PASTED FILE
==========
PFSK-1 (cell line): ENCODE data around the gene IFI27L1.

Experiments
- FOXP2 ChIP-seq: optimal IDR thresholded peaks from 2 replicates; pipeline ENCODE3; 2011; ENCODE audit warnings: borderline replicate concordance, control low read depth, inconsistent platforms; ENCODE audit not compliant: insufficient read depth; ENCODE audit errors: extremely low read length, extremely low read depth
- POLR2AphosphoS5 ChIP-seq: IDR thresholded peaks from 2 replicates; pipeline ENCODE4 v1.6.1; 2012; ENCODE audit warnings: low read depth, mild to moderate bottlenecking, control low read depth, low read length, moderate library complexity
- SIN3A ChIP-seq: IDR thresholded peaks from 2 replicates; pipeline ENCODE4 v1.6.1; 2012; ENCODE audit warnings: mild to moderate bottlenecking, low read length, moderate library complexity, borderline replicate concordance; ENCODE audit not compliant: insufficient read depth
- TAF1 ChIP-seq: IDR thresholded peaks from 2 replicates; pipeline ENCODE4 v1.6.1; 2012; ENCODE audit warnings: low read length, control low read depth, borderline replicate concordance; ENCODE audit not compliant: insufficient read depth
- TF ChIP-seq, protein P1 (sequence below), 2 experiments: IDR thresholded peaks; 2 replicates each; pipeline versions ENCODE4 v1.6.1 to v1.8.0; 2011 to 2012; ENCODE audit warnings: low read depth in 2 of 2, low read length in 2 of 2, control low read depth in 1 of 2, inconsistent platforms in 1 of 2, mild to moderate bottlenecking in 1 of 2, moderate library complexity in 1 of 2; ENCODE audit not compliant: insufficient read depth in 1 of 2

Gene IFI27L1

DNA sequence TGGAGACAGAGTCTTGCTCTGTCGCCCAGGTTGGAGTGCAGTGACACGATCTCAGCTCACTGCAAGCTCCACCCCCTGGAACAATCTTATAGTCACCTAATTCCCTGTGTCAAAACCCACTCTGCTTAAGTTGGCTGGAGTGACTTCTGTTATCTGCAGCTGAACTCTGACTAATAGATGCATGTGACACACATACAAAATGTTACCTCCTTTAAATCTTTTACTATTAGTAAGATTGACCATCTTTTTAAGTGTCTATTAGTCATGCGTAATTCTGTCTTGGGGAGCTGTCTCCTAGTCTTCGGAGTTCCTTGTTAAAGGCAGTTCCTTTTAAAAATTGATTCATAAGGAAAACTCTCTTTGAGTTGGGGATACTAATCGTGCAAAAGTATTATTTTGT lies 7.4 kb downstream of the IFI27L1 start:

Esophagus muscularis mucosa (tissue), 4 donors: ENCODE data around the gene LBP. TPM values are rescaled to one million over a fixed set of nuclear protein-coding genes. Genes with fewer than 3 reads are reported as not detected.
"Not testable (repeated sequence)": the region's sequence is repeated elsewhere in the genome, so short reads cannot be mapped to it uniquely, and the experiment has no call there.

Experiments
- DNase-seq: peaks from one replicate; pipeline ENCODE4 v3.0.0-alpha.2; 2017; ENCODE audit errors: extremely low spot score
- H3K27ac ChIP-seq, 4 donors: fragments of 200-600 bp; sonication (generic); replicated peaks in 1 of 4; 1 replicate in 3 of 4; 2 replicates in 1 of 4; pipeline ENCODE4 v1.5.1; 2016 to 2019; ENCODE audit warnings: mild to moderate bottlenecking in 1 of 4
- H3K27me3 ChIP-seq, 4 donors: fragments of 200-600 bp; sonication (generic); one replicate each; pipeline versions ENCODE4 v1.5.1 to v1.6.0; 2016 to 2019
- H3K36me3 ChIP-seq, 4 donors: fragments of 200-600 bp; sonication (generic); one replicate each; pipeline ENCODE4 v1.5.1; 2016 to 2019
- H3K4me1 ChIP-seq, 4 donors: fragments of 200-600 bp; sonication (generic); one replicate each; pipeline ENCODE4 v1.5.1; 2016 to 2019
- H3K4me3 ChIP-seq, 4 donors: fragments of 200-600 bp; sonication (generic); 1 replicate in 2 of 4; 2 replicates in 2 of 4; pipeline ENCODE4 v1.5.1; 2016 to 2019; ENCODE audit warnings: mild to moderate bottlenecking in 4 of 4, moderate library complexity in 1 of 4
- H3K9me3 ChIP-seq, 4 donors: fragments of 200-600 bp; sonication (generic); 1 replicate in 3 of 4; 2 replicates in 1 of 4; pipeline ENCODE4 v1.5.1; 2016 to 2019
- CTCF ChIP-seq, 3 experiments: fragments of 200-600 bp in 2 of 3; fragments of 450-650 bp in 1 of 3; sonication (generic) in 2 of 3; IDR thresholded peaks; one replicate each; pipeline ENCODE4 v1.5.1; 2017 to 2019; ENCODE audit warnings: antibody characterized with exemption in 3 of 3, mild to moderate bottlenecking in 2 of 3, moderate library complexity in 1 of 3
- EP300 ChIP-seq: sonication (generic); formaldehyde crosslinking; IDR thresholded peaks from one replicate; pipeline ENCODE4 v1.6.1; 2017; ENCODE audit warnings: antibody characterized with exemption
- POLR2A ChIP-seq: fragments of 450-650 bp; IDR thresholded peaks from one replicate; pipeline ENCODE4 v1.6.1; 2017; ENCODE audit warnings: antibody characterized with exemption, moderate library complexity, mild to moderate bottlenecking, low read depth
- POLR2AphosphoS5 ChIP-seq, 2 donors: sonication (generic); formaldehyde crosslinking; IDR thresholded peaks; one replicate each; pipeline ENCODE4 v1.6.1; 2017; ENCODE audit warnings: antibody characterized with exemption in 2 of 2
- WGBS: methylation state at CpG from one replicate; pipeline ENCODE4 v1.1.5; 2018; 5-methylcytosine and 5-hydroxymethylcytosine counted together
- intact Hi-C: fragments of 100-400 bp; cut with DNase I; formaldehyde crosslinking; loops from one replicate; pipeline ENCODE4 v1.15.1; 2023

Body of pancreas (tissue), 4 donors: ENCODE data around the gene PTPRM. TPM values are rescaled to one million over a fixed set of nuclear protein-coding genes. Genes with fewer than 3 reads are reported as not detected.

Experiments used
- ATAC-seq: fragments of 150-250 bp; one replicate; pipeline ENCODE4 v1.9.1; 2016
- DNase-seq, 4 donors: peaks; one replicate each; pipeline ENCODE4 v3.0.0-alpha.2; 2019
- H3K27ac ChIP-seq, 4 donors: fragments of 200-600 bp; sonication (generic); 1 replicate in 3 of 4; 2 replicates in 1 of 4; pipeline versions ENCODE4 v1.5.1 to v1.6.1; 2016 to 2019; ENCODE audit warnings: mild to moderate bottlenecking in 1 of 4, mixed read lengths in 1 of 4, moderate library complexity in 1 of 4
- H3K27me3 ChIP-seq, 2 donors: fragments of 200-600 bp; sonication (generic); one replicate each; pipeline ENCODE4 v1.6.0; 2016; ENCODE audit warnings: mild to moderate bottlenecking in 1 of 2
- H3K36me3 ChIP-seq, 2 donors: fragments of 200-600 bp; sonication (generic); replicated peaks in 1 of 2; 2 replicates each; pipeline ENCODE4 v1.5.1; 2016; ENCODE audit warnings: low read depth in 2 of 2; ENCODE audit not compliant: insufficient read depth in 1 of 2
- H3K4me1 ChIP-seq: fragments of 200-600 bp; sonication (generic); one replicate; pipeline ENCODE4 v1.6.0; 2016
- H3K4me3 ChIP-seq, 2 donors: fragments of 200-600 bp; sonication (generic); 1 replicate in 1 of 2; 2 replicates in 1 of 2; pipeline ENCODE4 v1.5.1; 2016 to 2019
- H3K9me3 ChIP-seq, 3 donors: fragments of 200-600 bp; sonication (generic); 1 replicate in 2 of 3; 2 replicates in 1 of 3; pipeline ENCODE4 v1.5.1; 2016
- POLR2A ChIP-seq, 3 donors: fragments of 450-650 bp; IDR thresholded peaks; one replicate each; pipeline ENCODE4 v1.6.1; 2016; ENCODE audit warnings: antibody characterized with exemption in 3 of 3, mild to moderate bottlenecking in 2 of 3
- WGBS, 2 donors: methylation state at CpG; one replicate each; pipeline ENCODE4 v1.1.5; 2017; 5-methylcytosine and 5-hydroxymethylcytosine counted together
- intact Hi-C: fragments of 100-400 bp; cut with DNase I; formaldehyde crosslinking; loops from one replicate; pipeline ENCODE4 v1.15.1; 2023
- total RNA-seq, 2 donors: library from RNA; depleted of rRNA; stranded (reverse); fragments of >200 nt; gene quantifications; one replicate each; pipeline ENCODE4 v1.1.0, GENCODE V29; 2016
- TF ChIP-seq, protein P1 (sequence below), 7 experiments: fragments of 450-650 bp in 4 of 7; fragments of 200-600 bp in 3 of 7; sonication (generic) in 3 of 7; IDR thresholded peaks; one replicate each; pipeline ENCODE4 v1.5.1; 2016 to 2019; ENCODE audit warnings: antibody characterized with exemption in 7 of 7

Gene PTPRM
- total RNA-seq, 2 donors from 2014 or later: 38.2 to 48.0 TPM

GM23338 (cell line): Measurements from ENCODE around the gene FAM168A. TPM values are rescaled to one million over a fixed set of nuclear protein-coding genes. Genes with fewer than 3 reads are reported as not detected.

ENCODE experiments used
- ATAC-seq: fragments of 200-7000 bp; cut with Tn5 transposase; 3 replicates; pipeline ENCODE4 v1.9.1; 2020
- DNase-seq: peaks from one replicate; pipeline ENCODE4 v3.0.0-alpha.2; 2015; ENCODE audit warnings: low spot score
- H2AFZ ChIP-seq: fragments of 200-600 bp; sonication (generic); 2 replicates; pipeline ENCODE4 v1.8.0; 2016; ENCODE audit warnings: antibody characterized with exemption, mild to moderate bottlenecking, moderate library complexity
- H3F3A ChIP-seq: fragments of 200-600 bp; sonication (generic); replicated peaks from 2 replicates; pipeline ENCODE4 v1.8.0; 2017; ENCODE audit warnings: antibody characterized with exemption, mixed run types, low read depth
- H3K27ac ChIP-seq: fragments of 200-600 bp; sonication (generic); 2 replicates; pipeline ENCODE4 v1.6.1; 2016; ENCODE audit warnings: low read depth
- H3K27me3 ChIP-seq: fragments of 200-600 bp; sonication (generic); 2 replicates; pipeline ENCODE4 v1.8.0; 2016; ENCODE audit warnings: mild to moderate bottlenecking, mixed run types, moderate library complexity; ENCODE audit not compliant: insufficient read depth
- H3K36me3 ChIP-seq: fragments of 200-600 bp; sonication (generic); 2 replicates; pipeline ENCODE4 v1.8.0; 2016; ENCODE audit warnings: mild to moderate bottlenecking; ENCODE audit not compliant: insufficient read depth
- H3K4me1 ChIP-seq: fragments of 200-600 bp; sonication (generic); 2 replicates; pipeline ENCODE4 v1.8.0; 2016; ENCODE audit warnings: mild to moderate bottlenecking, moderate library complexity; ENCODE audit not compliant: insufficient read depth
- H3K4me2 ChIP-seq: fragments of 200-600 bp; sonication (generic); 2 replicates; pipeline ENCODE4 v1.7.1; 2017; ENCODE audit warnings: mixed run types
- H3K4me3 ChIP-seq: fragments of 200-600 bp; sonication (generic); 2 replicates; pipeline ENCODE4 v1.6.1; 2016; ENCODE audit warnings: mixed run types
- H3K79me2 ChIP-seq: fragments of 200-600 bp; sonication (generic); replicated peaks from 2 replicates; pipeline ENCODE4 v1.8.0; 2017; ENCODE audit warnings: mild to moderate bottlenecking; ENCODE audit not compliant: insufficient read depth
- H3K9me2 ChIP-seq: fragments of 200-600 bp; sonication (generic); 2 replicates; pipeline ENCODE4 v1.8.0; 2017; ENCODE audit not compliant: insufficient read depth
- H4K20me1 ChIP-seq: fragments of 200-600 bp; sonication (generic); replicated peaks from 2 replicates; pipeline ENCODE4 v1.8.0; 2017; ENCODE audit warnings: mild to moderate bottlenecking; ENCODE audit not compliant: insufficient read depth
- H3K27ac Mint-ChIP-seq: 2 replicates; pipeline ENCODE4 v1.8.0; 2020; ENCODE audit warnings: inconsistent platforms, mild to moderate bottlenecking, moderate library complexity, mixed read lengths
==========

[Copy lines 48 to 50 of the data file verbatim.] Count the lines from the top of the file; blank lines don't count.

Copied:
- H3F3A ChIP-seq: fragments of 200-600 bp; sonication (generic); replicated peaks from 2 replicates; pipeline ENCODE4 v1.8.0; 2017; ENCODE audit warnings: antibody characterized with exemption, mixed run types, low read depth
- H3K27ac ChIP-seq: fragments of 200-600 bp; sonication (generic); 2 replicates; pipeline ENCODE4 v1.6.1; 2016; ENCODE audit warnings: low read depth
- H3K27me3 ChIP-seq: fragments of 200-600 bp; sonication (generic); 2 replicates; pipeline ENCODE4 v1.8.0; 2016; ENCODE audit warnings: mild to moderate bottlenecking, mixed run types, moderate library complexity; ENCODE audit not compliant: insufficient read depth